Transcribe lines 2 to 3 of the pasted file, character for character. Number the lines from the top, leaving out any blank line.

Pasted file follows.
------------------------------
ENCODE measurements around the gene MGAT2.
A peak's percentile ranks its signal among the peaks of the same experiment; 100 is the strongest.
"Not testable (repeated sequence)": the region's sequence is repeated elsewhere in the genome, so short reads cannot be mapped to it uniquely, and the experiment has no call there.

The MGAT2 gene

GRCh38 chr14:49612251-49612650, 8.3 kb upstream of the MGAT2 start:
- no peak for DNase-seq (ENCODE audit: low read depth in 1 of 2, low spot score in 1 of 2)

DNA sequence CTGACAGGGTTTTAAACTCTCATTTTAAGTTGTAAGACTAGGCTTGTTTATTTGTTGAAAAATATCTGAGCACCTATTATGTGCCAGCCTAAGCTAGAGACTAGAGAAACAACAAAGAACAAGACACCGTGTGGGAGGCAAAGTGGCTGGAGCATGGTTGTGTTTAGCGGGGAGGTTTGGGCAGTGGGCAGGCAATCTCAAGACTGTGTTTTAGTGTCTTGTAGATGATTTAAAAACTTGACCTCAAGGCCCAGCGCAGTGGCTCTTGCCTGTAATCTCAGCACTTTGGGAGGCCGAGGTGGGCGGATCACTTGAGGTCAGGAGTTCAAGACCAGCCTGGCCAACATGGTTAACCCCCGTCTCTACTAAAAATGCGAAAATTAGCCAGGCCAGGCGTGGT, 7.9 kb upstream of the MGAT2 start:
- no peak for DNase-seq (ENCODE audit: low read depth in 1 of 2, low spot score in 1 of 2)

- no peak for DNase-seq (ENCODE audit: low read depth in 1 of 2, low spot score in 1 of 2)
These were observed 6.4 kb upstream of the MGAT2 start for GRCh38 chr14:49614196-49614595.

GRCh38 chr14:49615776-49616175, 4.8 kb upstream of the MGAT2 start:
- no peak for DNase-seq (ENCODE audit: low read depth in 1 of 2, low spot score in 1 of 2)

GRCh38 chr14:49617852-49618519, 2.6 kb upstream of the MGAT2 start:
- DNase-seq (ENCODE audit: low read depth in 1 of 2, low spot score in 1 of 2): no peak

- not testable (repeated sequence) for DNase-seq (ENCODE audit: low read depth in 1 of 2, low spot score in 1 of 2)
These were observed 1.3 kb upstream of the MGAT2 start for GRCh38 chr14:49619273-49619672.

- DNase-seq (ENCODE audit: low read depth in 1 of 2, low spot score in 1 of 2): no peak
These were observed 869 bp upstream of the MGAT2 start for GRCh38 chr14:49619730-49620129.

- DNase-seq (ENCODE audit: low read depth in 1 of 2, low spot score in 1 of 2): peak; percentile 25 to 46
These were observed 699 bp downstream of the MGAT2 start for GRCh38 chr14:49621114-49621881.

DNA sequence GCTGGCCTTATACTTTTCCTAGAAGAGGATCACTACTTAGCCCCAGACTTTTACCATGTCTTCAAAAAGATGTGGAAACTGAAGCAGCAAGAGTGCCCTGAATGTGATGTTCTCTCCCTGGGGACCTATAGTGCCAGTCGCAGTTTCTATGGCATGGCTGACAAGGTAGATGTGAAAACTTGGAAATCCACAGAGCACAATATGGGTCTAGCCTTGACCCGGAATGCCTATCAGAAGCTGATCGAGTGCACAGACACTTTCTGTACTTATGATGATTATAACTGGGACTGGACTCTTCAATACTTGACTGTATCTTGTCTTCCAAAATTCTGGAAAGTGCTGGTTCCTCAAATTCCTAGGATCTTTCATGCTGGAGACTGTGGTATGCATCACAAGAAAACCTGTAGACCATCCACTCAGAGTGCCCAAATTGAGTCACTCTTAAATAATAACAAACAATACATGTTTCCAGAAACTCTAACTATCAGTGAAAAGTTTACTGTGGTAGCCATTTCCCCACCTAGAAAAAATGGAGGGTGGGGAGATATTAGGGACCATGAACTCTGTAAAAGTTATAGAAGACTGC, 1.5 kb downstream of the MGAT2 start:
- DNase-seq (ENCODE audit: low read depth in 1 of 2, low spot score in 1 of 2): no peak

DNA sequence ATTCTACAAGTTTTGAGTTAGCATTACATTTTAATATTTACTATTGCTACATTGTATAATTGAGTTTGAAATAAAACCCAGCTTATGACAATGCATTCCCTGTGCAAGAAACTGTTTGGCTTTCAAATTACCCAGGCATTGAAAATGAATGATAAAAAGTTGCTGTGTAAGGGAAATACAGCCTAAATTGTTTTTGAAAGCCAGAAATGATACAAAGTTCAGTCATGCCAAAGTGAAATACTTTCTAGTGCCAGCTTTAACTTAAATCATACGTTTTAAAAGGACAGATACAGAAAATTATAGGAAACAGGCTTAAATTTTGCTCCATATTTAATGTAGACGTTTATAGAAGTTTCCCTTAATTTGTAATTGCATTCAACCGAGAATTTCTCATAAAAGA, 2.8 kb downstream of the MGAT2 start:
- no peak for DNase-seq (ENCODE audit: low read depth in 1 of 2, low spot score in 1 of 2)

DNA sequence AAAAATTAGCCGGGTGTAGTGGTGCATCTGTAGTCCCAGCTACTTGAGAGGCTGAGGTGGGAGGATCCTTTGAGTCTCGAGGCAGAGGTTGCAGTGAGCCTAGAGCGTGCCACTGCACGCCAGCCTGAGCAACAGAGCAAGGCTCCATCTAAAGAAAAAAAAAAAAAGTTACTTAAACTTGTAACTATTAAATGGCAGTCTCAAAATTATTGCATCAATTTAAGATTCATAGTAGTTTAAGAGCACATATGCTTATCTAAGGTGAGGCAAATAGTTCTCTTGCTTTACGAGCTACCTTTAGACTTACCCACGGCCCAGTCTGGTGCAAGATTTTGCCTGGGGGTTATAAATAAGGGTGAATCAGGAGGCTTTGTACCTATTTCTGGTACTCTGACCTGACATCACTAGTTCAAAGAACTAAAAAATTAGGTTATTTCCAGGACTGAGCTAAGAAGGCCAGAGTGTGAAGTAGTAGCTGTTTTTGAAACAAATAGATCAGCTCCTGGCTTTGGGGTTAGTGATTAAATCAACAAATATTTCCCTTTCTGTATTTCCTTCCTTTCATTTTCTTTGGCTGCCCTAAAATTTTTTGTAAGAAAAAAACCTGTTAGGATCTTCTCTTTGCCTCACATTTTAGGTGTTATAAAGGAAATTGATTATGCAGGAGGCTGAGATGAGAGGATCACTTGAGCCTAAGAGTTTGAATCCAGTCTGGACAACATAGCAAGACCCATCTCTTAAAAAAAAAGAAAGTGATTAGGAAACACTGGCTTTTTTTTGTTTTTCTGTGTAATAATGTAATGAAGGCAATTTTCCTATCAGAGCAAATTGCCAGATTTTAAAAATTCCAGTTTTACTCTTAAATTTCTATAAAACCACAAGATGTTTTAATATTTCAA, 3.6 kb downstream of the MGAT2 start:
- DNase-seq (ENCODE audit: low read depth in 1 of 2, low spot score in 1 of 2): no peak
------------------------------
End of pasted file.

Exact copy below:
A peak's percentile ranks its signal among the peaks of the same experiment; 100 is the strongest.
"Not testable (repeated sequence)": the region's sequence is repeated elsewhere in the genome, so short reads cannot be mapped to it uniquely, and the experiment has no call there.